We congratulate Cantrell on being awarded an Associateship of the Royal College of Organists. This term, the House elevens have not been successful in their games. In general the standard both of enthusiasm and playing has not been unexceptionable. We should be glad of a little more keenness in the middle School next term. It only remains to wish the individual entrants and the teams under Cockersole the best of luck in both the Cross Country and the Athletic Sports.


. .

This term has not been very successful as far as football is concerned. The 1st XI has only obtained one point since Christmas and has consequently finished up as seventh in the league. As our present 1st XI will for the most part be unchanged next season, it should then attain once more Lynwood's right­ful position at the top of the league. The 2nd and 3rd XI's have finished their matches, being fourth and third in their respective leagues, and although their performances have been relatively better than that of the 1st XI. they too, must try much harder next season. It is expected that when this reaches print, the Cross Country teams will have shown good form; and practising during the holidays for the Sports next term is advocated. We also look for­ward to a successful term on the cricket field. The house congratulates G! K. Stanfield on being made a prefect.


We congratulate Lane on being appointed prefect and on his enthusi­astic leadership of the House League 1st XI, who have enjoyed a remarkably successful season, being league cham­pions. At the end of last term the Knock-out team won the Cup by beat­ing Wentworth in the final. The 2nd and 3rd XI's have also done very well, being runners-up in their respective leagues. It has been a season on which all members of the house can look back with satisfaction. At the end of this term we are to lose the services of Major, our House Captain, who is leaving to take a University Short Course for the R.A.F. at Oxford, where we wish him every success.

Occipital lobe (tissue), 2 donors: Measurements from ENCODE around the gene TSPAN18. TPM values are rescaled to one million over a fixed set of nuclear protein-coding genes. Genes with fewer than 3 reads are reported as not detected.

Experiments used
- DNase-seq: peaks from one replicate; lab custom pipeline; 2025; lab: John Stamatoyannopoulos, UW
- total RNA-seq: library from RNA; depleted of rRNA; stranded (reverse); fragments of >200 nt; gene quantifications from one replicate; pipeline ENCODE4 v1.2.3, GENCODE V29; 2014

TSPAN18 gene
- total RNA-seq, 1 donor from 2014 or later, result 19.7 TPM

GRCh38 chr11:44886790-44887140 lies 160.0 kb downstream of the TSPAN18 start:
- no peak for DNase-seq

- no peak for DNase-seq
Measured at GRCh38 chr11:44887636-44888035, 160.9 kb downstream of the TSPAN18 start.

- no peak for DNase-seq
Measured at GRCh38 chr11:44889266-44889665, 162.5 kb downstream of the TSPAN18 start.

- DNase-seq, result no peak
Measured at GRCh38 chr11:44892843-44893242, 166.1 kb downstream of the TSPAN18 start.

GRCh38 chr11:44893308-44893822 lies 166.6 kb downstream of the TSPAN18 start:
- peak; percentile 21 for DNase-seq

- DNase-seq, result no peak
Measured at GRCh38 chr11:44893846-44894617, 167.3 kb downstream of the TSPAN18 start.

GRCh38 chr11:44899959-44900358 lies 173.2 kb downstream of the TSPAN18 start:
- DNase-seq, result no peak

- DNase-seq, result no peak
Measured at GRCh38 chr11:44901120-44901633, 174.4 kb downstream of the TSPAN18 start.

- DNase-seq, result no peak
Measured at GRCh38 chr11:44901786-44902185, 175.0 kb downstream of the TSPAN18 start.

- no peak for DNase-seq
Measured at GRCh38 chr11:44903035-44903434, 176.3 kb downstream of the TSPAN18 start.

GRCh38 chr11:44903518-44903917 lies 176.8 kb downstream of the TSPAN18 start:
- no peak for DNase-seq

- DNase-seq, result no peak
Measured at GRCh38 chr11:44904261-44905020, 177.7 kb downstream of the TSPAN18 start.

The spirit of the House has improved considerably this term. The 1st XI has ended up third, which is very creditable, considering the bad start to the season. Most notable was the 2-1 victory over Sherwood, when Welbeck played like a champion team. The 2nd XI, in the capable hands of Haywood, has also finished third, which is very satisfactory. The 3rd XI has been rather weak this season. This can only be attributed to the slackness and unconcern of the persons concerned. It is to be hoped that in future the younger members of the House will show a very much keener interest in their House. We' look forward to a successful cricket season in the Welbeck tradition. We are very sorry to say goodbye to Whatlin, who has been one of the pillars of the House for a long time. Congratulations go to Fenton and Farrell on being appointed Prefects.


After losing 2-1 to Sherwood in the Knock-out Final, we have not had much success in the League. This has been due to some extent to the illnesses and accidents which have pervaded our ranks, and stricken down several of our best players. We have come about half-way down the list. The 2nd XI results have been disappointing, but the 3rd XI has shown much promise. Training has already started for the Cross Country Run on March 25th, and we shall field quite a strong team for this event. If all our members are present we should achieve some measure of success in the Athletic Sports next term, in spite of the new 14-16 events. We are drawn against Sherwood in the Tug of War and the issue remains doubtful. Next term we start cricket and swimming. Our cricket team, under Kay, contains some talent, and our swimming team under Ditchfield, will renew the old rivalry with Sher­wood, both Houses being weaker than previously. Lastly, we offer our most hearty congratulations to Kay on his Prefectship.


J. RICHMOND, M.B.E., Lieut. R.N., to Miss M. C. Amour of Sheffield, on October 4th, 1943.

F. L. EASTWOOD, Cpl., R.A.O.C., to Miss Peggy Marshall of Taunton, on June 1st, 1943.

A. J. SPEDDING, Lieut. R.A.S.C., to Subaltern Tony Lowe, A.T.S., of Manchester, on February 3rd, 1944.


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All contributions should be written clearly In Ink or typed, and must be signed with the writer's name, which will not necessarily be published.

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THE MAGAZINE can be supplied to any other than present members of the School at 6d. per copy, or for a subscription of 1/6 a year, post free. Subs­criptions in advance, for any number of years, should be sent to THE HON. SECRETARY, TEE MAGAZINE, KING EDWARD VII SCHOOL, SHEFFIELD, 10.

OLD EDWARDIANS' ASSOCIATION. - Hon Secretary, R. G. BEARD, 45, Bank Street, Sheffield. 1,